September 15, 2003
Two sides to every story
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Verisity Ltd. announced the expansion of its University Program with 22 new university members. The total number of participating academic institutions is now 45. The twenty new member universities are: Alfred University, Arizona State University, University of Bristol, Darmstadt University, Kyoto University, Loughborough University, Massachusetts University, Nebraska-Lincoln University, Northwestern Polytechnic University, Ohio
State University, Osaka University, Purdue University, Santa Clara University, Swiss Federal Institute of Technology (EPFL), Texas A&M University, University of Texas at Austin, The University of Arizona, University of California at Irvine, University of California at Berkeley, University of California at Davis, Washington State University, and Washington University.
Prof. Mulvaney of Loughborough University in the U.K. is quoted in the Press Release: “Experience with industry-standard tools enhances their employability and ensures our program remains attractive to new students. We value highly the partnership between Verisity and Loughborough that has been established by the University Program."
In the category of...
The sands of time
The PBS/Ric Burns documentary on the WTC ran for the better part of 3 hours this past Monday night. Long as it was, from beginning to end it was a gripping piece of journalism. I was at the WTC site myself 10 days ago, which was an even more gripping experience. It was cold, gray, and drizzling, but people were there nonetheless - many curious, but most like pilgrims visiting a shrine, a crowd of quiet and courteous people looking through the cyclone fencing and grappling with something that was beyond comprehension.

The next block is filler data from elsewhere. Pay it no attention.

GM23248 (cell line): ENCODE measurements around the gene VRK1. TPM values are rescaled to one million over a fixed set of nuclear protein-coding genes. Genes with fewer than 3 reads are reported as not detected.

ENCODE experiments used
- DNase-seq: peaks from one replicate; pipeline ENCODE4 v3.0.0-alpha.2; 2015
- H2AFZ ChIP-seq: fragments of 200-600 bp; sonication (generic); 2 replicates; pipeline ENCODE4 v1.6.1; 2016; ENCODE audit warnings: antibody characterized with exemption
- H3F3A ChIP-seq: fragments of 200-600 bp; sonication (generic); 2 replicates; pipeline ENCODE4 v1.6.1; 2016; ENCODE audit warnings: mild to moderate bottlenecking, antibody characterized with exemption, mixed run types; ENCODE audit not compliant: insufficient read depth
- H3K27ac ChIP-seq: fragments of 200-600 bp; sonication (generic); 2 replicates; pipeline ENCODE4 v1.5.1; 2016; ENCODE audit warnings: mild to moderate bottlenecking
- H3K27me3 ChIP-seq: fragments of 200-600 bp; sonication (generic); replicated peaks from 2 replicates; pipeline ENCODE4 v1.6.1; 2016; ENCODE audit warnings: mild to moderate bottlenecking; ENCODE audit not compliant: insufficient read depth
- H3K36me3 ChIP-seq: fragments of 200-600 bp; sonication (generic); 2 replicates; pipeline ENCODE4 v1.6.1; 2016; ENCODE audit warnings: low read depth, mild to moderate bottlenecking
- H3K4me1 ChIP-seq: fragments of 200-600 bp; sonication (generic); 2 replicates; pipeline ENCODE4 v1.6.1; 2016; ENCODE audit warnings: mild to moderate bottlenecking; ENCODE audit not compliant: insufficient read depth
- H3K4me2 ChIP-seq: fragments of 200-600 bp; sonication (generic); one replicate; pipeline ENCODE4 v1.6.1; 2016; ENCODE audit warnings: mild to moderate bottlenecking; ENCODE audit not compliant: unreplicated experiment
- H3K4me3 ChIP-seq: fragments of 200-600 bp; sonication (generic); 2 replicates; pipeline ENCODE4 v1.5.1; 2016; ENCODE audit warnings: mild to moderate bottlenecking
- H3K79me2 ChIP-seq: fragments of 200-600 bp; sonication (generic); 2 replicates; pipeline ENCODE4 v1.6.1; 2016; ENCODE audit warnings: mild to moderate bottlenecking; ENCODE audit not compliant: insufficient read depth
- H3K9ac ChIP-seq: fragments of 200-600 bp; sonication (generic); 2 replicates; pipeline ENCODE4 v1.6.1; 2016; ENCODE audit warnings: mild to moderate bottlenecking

Now it's Thursday, September 11th, and for those on the West Coast who wanted to see memorial services broadcast live from the East Coast - from New York, Pennsylvania, and Washington, D.C. - it was possible to tune in at 5:30 AM and spend 3 additional hours in front of the television before the workday began.
At this point, so many things have been said, so many words have been written, so many events have transpired as a result of that Tuesday morning two years ago - politically, economically, militarily, socially - it's hard to grasp it all, no matter how many hours are spent in front of the television or standing at the edge of the WTC pit.
During the PBS documentary, someone commented that life in New York City is back up and running full tilt once again, healing over the wounds like the waves at the sea shore inevitably smooth and restore 'wounds' in the sand at the water's edge. Wounds in people's lives can be healed over. Life can go on. It's not a matter of disrespect to the dead, it's a matter of respect for the living. People can't live as if there is no tomorrow. The greatest healing comes with simple acts of life returning to normal.
I'm going to dwell on that thought for today. I'm going to take a quiet walk and enjoy a sunny day. Tomorrow is soon enough to pick up the front page once again and wring my hands, along with the rest of the world, over the ongoing saga of human frailty, hate, and revenge.
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-- Peggy Aycinena, EDACafe.com Contributing Editor.